FBI Headquarters in Washington, D.C.
FBI Headquarters in Washington, D.C. Photo credit: FBI/Wikimedia Commons

Who is Chris Wray, the former Assistant Attorney General, who was unanimously advanced by a Senate committee this week and is one Senate vote away from replacing James Comey as director of the FBI?

Republicans and Democrats found something they could agree on this week: Chris Wray, President Donald Trump’s nominee for FBI director. The Senate Judiciary Committee voted unanimously on Thursday to advance Wray’s confirmation to the full Senate.

Sweeping bipartisan approval is expected, although only 51 votes are needed to confirm his appointment. Senate Majority Leader Mitch McConnell (R-KY) has said he intends to hold the vote before senators leave for August recess.

Wray’s nomination is of heightened interest in the wake of former FBI director James Comey’s abrupt dismissal while overseeing the Russia investigation. If confirmed, Wray would have no involvement in the ongoing investigation, which has since been handed over to a special counsel.

During Wray’s confirmation hearing last week, the nominee was quick to reassure senators of his independence from Trump, saying he “will never allow the FBI’s work to be driven by anything other than facts, the law, and the impartial pursuit of justice.” Later, he added, “No one asked me for any kind of loyalty oath at any point during this process and I sure as heck didn’t offer one.”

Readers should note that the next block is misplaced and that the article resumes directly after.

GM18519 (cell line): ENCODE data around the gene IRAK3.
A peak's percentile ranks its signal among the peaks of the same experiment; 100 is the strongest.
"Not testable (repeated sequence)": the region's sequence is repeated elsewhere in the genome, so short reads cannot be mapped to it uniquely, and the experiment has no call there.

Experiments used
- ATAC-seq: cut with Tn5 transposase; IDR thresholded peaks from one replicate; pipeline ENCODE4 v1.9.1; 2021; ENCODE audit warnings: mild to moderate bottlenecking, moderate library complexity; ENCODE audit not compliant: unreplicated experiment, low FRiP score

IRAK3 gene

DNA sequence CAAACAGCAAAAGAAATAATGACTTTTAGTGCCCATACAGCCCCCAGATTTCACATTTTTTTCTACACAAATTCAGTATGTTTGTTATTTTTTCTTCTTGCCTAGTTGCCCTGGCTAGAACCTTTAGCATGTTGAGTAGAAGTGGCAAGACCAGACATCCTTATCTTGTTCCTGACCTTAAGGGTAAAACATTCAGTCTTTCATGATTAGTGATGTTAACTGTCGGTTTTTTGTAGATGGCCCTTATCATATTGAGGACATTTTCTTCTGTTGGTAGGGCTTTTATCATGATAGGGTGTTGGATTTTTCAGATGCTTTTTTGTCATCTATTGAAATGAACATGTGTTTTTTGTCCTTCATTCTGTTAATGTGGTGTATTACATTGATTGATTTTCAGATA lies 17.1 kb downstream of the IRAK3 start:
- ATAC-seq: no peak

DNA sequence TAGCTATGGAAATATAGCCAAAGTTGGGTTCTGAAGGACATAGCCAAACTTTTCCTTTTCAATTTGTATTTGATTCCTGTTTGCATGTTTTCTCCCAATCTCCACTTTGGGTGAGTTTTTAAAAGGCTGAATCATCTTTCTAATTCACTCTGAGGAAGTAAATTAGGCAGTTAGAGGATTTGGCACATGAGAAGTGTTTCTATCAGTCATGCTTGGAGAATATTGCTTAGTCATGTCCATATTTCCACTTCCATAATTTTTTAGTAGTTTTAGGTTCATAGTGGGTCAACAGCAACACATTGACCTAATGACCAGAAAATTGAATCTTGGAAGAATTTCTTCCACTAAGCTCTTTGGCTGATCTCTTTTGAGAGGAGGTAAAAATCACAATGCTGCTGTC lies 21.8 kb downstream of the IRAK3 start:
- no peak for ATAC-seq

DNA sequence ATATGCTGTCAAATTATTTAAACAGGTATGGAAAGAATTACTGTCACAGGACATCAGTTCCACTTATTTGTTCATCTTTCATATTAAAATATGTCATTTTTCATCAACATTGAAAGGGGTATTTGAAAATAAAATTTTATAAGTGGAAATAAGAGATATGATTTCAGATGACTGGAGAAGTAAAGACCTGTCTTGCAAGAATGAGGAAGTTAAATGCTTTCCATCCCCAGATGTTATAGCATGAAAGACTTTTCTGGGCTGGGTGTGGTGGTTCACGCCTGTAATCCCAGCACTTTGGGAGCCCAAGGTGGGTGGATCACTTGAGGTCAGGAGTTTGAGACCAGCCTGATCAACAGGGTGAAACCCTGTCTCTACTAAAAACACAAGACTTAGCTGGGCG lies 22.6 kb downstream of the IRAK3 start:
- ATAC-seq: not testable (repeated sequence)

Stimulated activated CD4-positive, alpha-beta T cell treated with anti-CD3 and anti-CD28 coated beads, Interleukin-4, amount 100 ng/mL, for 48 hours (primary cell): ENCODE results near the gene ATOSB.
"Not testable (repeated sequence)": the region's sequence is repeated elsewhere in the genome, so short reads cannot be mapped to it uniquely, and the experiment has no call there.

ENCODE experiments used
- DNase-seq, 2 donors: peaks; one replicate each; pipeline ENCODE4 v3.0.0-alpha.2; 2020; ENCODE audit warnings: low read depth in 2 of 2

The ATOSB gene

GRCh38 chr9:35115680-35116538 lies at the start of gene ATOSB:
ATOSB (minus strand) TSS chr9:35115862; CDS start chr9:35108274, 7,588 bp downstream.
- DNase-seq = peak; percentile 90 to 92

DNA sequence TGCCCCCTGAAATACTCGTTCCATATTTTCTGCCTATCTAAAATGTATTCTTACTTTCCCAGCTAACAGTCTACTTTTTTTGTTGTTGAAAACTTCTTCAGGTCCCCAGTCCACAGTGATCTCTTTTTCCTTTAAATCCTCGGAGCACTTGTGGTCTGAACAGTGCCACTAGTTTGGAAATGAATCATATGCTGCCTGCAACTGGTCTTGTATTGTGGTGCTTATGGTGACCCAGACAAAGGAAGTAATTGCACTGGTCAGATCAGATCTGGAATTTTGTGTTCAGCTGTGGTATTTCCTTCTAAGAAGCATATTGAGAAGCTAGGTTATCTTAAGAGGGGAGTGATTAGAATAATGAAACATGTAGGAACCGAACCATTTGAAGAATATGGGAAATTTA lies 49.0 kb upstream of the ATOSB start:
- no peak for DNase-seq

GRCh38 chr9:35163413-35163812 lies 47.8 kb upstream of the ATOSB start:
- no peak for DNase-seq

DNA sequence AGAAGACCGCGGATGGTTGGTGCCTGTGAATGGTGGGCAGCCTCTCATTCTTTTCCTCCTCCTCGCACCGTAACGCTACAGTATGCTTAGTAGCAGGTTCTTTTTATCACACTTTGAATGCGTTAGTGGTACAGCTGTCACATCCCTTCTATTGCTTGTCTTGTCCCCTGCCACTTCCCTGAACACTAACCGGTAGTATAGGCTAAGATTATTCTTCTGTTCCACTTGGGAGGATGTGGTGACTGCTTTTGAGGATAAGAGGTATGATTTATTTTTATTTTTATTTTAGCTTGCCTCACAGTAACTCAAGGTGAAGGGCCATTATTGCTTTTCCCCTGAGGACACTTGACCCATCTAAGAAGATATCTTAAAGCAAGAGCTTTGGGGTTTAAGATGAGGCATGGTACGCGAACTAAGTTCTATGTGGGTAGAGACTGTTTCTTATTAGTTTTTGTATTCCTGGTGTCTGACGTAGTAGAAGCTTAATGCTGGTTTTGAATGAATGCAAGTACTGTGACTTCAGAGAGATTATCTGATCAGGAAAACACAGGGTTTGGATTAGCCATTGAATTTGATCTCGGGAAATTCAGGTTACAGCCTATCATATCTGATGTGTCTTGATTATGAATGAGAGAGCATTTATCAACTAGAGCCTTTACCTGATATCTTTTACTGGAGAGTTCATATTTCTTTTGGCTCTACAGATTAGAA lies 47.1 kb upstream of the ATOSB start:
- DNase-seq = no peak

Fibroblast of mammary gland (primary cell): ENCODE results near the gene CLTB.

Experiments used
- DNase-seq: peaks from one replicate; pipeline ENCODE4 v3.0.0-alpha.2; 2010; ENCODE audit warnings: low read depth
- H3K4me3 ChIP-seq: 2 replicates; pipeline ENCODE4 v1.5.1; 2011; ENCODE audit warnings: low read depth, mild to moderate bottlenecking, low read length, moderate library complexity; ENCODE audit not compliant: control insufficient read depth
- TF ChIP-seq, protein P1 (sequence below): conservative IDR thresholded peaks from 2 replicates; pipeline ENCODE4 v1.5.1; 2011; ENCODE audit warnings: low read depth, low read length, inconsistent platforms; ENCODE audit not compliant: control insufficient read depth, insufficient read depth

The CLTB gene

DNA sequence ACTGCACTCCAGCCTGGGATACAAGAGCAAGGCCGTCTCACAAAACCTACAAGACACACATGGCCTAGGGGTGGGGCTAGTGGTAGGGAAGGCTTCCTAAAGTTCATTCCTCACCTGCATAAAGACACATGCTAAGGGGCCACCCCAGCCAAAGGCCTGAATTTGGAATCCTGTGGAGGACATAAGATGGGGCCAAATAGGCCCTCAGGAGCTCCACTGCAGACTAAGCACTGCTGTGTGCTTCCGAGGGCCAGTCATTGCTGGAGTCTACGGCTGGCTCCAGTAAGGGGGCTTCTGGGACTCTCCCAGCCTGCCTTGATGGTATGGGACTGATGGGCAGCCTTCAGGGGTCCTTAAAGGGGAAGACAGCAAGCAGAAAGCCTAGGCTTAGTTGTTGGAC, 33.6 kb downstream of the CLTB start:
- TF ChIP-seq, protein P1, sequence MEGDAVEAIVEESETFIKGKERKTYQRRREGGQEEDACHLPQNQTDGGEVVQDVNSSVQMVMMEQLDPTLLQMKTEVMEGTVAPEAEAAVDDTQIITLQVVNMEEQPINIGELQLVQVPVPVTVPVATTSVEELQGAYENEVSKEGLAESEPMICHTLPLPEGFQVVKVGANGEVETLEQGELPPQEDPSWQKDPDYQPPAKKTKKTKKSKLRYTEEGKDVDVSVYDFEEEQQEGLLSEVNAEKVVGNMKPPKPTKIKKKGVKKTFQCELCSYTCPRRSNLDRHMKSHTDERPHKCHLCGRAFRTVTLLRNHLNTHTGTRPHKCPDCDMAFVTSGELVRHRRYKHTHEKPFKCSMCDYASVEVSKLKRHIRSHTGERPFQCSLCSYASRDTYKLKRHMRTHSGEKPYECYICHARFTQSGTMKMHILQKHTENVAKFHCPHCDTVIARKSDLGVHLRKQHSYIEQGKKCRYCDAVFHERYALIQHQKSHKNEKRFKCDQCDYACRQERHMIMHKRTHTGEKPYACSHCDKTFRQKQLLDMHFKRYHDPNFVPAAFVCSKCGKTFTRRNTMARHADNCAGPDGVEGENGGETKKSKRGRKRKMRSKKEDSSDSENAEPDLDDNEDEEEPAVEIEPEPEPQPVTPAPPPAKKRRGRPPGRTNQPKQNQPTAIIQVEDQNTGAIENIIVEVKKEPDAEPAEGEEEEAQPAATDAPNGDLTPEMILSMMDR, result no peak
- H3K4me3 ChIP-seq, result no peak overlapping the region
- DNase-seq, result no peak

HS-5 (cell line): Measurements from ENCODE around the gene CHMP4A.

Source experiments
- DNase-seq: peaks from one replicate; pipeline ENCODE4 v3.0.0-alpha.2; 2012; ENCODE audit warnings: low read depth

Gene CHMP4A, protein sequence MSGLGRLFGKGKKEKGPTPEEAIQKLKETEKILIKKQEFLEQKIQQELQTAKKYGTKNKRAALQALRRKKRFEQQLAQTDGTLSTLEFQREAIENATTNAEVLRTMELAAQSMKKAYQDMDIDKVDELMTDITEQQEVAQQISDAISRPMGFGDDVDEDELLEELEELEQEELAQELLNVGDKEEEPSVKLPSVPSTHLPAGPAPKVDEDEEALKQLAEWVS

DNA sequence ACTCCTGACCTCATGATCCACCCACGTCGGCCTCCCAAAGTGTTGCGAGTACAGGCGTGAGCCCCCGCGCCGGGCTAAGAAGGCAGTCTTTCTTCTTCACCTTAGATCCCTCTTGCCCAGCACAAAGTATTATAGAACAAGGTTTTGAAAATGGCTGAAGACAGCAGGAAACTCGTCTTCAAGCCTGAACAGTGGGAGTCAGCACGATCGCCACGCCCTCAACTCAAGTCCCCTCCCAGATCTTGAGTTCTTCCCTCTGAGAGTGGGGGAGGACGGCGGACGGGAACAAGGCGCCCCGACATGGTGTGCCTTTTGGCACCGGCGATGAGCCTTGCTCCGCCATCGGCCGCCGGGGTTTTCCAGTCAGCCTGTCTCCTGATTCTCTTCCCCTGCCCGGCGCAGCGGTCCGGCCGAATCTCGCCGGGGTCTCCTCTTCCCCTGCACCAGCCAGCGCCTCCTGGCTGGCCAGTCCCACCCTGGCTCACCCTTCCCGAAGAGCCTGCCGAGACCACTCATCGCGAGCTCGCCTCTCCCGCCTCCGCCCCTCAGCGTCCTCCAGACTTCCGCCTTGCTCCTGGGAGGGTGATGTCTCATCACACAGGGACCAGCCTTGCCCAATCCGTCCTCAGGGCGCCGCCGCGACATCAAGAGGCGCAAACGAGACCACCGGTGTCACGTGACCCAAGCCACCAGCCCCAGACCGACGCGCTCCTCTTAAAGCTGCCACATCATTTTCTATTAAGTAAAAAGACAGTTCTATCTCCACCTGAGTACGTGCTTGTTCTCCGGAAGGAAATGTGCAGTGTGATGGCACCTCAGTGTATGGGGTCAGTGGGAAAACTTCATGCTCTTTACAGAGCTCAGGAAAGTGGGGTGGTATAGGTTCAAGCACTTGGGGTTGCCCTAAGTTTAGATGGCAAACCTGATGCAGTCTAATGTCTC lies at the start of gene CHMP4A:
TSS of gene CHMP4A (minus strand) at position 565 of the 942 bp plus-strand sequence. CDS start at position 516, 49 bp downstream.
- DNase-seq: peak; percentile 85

Wray is currently a partner at King & Spalding, where he has practiced law for over a decade. Before joining the firm, he worked for the Justice Department under Comey, who was deputy attorney general at the time.

Learn more about Wray’s background and see his testimony for yourself in the videos below.

Update 7/27/2017, 9:50am: WNYC has reported that Chris Wray represented NJ Governor Chris Christie “as his personal, publicly-funded Bridgegate attorney for 11 months before signing a mandatory retainer agreement.”

Related front page panorama photo credit: Adapted by WhoWhatWhy from Comey by FBI/Wikimedia Commons

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